As mobsters grew more sophisticated throughout the 20th century, so did FBI agents. By the mid-1970s, the FBI turned high-level mobsters into secret informants and used long-term undercover operations to penetrate organized crime groups.
When the mafia proved difficult to infiltrate, the FBI turned to listening devices. Listening devices—or bugs—record and transmit sounds. FBI agents hid bugs in mobsters’ homes, cars, and businesses—and even parking meters and telephone booths—so they could listen to their conversations.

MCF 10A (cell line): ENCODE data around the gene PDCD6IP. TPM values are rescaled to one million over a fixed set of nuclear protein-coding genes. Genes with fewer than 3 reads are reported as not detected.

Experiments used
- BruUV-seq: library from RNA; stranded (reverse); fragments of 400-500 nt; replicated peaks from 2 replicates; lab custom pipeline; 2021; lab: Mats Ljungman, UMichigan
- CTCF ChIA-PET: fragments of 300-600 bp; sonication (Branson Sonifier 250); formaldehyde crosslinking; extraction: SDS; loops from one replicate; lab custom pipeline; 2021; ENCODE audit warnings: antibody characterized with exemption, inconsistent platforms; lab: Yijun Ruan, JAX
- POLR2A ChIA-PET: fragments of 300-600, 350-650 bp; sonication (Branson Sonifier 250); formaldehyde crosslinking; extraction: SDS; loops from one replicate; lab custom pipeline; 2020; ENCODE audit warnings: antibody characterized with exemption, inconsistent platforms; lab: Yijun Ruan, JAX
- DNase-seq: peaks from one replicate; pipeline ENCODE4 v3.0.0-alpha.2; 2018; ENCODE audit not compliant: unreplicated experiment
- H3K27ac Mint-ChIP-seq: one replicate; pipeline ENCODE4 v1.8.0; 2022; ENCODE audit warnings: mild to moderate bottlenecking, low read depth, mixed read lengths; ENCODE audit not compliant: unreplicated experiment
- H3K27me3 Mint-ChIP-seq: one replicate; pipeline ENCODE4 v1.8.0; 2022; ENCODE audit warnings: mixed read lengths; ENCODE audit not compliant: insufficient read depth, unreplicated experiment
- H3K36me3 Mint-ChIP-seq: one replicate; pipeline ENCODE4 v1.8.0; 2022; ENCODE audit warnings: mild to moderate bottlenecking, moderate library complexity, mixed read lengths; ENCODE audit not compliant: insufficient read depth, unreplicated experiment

FBI agents must secure a warrant before hiding a bug in a person’s car or house or any other private or public location. During the period specified in a warrant, agents can plant or remove bugs and retrieve recordings. They can hide bugs in household staples like lamps, pictures, and telephones—or toys.
This statuette of Alvin, a chipmunk in a fictional band called Alvin and the Chipmunks, was once used by FBI agents—they placed a bug inside this toy during an organized crime case.